Judging by a very small sample – a dozen features by Michael Haneke and Ulrich Seidl – I’ll make a sweeping generalization about Austrian cinema: it has a strong impulse towards formalism, and subscribes to a very bleak view of the world. This impression is further supported by a film which predates the most celebrated work of both those directors and which is, in some ways, even more radical in style and content than their better-known films.
A more visceral conception of horror can be found in Angst, which was for me a completely unknown film until I recently came across the Blu-ray in a local store. It was made in 1983, a collaboration between Austrian director Gerald Kargl and Polish cinematographer and experimental filmmaker Zbigniew Rybczynski, who also co-wrote the script with Kargl and edited the film. Given the remarkable look and rhythm of the film, it’s impossible not to see Rybczynski as one of the prime creators, despite the solo directing credit of Kargl. But the subject is specifically Austrian, based on a very recent criminal case which had shocked the country.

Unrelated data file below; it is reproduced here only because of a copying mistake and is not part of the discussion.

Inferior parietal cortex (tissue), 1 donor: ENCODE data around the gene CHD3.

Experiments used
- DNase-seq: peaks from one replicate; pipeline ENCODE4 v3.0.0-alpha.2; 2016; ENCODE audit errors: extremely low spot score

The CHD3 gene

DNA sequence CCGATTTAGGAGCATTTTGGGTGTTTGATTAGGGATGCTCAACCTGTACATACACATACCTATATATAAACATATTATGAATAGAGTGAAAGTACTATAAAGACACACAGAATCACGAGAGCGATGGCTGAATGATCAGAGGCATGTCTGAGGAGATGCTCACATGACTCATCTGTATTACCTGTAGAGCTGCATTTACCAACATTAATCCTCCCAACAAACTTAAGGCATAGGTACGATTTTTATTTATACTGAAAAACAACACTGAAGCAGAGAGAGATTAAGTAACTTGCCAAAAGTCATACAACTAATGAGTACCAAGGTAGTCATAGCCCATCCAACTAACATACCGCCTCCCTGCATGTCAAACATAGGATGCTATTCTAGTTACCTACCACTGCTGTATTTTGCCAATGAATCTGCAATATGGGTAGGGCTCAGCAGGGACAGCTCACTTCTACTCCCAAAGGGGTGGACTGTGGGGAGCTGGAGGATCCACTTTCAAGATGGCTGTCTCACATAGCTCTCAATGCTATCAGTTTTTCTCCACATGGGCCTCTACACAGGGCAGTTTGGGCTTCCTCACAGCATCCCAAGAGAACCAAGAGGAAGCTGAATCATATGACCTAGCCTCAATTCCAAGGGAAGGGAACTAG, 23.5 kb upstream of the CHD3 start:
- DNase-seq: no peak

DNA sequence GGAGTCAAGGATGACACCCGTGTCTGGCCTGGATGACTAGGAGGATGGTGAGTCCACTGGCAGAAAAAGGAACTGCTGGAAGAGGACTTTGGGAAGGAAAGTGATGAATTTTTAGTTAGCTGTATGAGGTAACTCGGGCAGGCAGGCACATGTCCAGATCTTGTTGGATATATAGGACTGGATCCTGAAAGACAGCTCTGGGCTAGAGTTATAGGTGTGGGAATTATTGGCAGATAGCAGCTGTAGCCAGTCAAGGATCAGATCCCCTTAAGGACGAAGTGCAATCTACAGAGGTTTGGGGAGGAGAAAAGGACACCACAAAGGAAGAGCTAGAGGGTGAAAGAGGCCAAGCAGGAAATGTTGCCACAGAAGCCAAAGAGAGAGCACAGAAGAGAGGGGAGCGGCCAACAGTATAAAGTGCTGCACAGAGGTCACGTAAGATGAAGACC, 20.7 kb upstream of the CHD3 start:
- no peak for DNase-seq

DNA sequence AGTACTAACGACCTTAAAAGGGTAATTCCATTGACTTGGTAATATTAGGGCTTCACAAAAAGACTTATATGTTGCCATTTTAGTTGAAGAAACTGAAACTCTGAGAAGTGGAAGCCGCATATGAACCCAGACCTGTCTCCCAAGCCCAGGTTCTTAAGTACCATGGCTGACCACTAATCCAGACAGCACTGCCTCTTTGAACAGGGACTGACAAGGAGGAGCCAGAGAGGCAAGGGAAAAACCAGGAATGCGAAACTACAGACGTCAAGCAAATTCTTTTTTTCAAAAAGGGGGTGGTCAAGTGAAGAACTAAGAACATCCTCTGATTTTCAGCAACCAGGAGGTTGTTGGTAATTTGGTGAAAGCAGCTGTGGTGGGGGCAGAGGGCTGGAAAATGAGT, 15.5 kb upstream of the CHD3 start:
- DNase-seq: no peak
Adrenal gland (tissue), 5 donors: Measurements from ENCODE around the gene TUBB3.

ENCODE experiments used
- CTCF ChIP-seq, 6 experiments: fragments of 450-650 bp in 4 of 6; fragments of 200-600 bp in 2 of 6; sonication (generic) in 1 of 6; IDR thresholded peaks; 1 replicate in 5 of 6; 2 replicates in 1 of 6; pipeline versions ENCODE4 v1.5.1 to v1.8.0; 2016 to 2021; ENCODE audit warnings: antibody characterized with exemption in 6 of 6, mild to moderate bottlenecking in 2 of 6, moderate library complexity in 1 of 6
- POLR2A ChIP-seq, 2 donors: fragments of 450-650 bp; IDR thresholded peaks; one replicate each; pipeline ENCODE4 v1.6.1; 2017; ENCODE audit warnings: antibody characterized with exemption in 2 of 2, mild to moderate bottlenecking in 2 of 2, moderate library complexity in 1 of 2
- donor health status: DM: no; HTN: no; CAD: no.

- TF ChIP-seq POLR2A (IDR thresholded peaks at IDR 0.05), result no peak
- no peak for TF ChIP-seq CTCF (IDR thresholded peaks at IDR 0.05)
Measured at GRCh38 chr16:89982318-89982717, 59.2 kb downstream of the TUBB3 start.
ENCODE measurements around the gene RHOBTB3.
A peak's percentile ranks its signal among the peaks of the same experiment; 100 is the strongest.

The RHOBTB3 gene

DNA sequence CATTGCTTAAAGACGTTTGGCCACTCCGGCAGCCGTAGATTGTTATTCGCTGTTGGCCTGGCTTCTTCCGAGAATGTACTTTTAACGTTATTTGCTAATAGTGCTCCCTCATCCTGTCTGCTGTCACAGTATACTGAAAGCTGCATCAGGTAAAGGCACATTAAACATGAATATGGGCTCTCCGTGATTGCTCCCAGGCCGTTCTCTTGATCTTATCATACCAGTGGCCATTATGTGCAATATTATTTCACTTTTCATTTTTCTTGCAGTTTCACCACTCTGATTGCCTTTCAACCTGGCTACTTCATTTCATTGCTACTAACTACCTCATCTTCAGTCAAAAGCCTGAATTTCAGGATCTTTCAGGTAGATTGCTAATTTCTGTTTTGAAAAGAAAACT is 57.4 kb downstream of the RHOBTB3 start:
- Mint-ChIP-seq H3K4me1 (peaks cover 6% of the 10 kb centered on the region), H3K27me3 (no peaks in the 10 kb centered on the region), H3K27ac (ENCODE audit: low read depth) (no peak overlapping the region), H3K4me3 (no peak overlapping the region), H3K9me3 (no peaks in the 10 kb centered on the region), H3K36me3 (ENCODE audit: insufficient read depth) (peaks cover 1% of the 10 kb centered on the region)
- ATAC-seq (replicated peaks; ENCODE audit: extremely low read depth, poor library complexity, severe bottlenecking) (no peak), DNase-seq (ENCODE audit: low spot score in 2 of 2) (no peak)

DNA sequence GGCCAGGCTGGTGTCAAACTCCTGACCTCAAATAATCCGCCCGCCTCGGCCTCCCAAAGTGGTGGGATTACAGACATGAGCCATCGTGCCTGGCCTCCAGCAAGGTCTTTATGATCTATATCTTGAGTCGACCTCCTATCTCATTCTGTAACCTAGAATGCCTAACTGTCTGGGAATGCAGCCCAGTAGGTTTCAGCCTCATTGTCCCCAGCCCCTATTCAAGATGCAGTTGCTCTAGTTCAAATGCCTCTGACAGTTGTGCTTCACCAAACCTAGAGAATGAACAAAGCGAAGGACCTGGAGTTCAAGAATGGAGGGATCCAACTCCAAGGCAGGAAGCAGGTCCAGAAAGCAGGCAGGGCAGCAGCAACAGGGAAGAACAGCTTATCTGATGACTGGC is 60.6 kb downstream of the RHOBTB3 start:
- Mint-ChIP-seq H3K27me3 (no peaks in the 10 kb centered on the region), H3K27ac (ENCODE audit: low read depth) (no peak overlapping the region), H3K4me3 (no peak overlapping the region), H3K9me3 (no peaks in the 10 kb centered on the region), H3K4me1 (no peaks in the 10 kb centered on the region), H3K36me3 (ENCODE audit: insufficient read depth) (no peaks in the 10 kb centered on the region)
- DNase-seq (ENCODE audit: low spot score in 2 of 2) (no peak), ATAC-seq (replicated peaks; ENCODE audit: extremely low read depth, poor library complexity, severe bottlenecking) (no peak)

Troubled since childhood, Werner Kniesek repeatedly stabbed and almost killed his mother when he was sixteen. He was sentenced to four years in prison. When he was twenty-five, he walked up to a random house, rang the doorbell, and shot a seventy-three-year-old woman for no apparent reason. He was sentenced to seven-and-a-half years. Under Austrian law at the time, prisoners were allowed out for short periods during the last stages of their sentence in order to readjust to life, find a place to live, a job … and so Kniesek was released on a three-day pass, despite the fact he had told a psychiatrist that he had a compulsion to kill which he was unable to control. Within twenty-four hours, he had imprisoned, tortured and killed a middle-class woman, her physically and mentally handicapped son, and her daughter. Making no attempt to avoid capture, he was arrested the next day. He was sentenced to life in prison.